It was only leaving this territory of ghosts, memories, and bitter class clearances, that the digitally expanded city revealed itself, if only partially, within in a coincidental alignment of moments. Heavy vibrations amplified through the riveted panels of an iron bridge, a heady exaggerated perspective of tracks and electricity cables raced towards their vanishing points, a yellow brick post war tenement block topped with transmitters and a collection of satellite dishes pointing to the sky and a man wearing an embroidered white dashiki shirt and trousers with a kufi cap, probably a recent arrival from West African judging from his gestures, tended pink flowers on the balcony below. I tried to take a photograph but the metadata reveals more than the blurred and ill composed image.
I was passing the centre of the bridge that connects platform 1 and 2 of Hackney Central overground station when my attention was grabbed by the heavy low rumbling that reverberated through my feet and deep into my body. The Iron railings had been covered with painted grey chipboard blocking my vision and forcing me to rise up onto my toes to look over the high sides of the bridge. I watched the slow movement of yet another freight train passing below. Containers with strange names and a very particular pallet of colours that have become familiar by the frequency and repetition of their passage through this area heading north from Tilbury docks or London Gateway;
HAMBURG SUD, HAMBURG SUD, MAERSK, MAERSK, EVERGREEN LINE, MAERSK, COSCO, HAPAG-LLOYD, P&O/Nedlloyd, P&O/Nedlloyd, MAERSK SEALAND, COSCO, HAMBURG SUD, P&O/Nedlloyd, COSCO, HAPAG-LLOYD, EVERGREEN LINE, HAMBURG SUD, MAERSK.
Tilbury to Birmingham, Bristol, Coatbridge, Felixstowe, Leeds, Liverpool or Manchester.
London Gateway to Birmingham, Liverpool, Manchester, Leeds and Coatbridge with an ad-hoc service to Bristol.
The African guy was cleaning his already spotless balcony with sharp whip like movements of a white cloth that seemed to amplify the weight of transmitters only metres above his head and emphasise the oversaturation of his pink flowers which struck me as anachronistically out of place in October. A sudden bright spark illuminated the bridge and burnt a temporarily blind spot onto my retina as the connecting strips of the pantograph arm momentarily disconnected and reconnected the Freightliner engine to the suspended power line. The ionised air and the visceral presence of the usually invisible electricity made me recall a passage from Gilbert Simondon’s On the Mode of Existence of Technical Objects in which he meditates on the relationship between a traction engine and its varied geographic environments;
‘The traction engine doesn’t simply transform electrical energy to mechanical energy; it applies electrical energy to a geographically varied world, translating it technically in response to the profile of the railway track, the varying resistance of the wind, and to the resistance provided by snow which the engine pushes ahead and shoves aside. The traction engine causes a reaction in the line that powers it, a reaction that is a translation of geographical and meteorological structure of the world’.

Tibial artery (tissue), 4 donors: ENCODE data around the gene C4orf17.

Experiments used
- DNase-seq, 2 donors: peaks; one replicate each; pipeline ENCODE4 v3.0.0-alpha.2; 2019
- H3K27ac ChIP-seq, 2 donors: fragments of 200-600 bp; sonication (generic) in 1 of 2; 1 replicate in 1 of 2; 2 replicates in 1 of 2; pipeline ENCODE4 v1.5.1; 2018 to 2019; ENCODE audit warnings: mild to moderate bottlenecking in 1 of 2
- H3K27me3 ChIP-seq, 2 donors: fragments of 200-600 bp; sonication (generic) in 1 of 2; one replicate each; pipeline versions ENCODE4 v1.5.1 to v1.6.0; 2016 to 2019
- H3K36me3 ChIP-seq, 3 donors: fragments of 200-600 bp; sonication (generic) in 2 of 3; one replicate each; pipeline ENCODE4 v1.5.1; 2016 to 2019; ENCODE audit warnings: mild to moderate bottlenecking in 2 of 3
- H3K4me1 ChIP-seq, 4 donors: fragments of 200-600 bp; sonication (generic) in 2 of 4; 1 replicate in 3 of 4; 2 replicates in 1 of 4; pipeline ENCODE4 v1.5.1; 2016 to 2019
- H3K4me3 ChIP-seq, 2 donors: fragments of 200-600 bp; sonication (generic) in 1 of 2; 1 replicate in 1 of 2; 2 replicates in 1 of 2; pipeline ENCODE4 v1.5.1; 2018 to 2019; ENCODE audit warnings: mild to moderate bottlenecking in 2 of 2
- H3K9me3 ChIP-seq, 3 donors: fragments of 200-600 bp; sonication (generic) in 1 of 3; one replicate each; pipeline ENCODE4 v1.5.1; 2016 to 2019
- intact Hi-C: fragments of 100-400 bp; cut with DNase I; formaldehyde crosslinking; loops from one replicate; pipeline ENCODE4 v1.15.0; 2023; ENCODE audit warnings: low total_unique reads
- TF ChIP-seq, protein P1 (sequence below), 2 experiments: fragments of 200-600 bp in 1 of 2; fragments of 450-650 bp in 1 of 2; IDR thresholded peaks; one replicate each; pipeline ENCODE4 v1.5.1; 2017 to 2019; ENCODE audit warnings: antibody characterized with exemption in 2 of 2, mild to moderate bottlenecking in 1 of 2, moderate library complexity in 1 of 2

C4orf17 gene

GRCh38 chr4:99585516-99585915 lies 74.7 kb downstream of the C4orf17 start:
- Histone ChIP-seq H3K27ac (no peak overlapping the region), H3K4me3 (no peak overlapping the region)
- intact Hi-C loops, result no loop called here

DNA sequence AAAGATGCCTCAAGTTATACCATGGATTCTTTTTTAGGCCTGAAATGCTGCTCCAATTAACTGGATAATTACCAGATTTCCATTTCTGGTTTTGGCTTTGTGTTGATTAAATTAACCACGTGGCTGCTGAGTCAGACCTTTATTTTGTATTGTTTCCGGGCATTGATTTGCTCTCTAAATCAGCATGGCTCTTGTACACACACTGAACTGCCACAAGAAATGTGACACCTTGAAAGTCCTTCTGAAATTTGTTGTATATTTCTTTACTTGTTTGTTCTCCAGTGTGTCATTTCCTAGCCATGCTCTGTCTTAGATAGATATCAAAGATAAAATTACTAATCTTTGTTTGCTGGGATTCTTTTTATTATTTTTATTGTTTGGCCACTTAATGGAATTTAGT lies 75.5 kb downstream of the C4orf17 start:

The freight train continued to rumble below my feet as I contemplated the invisible electrical mapping produced by the train within its connected power line, not just of the physical environment but also rendering social and economic flows. The added weight of commuters at certain times of the day moving in one direction then the other or the alterations in the power line between commuter trains and freight. Either the electrical substation or the train itself must be engineered to counter the effects of these cartographic fluctuations, but if the system could be hacked at that key point a form of rhythm analytics could be extracted revealing the invisible geographies produced in the power lines through the socio-economic and environmental rhythms of the train network.
The endless freight continued to flow below me. The physical length of these trains is impressive but can induce an overwhelming sense of monotony. My mind started to contemplate wider invisible geographies. The African man had disappeared indoors but I’m pretty sure that my mobile phone was secretly communication with the mast that is sited above his flat. My limited knowledge of the mobile phone network informs me that these masts constantly broadcast their system identification code and mobile phones are set to listen and check in, even when they are not in use.
I had a moment of epiphany. The digitally expanded city that I was searching for and had failed to locate is, just like the relationship between the train and its power cable, in part invisible. It is not accessible through the normal human sensors, only disclosing its presence through its absence. Those moments of low signal or lack of wifi connection. As I walk Hackney I have been enmeshed in an invisible geography of machine to machine communication, I have been creating invisible disturbances in a whole host of systems, casting data shadows, a personal trail of involuntary meta-data has accompanied my walk as my phone broadcasts and receives its secret messages, revealing my presences in an unseen cellular network and creating fluctuations within the electro magnetic fields that I pass through. My phone has communicated with satellites in order to log the location and altitude of my photograph and layered wifi zones have been mapped and charted, routers contacted and interrogated. It now becomes clear that the digital devices and interactions that form the tangible aspect of the digitally expanded city atop a vast invisible infrastructure. Where the Industrial revolution had transformed space through the construction of impressive physical structures the digital revolution overlays space with an invisible geography.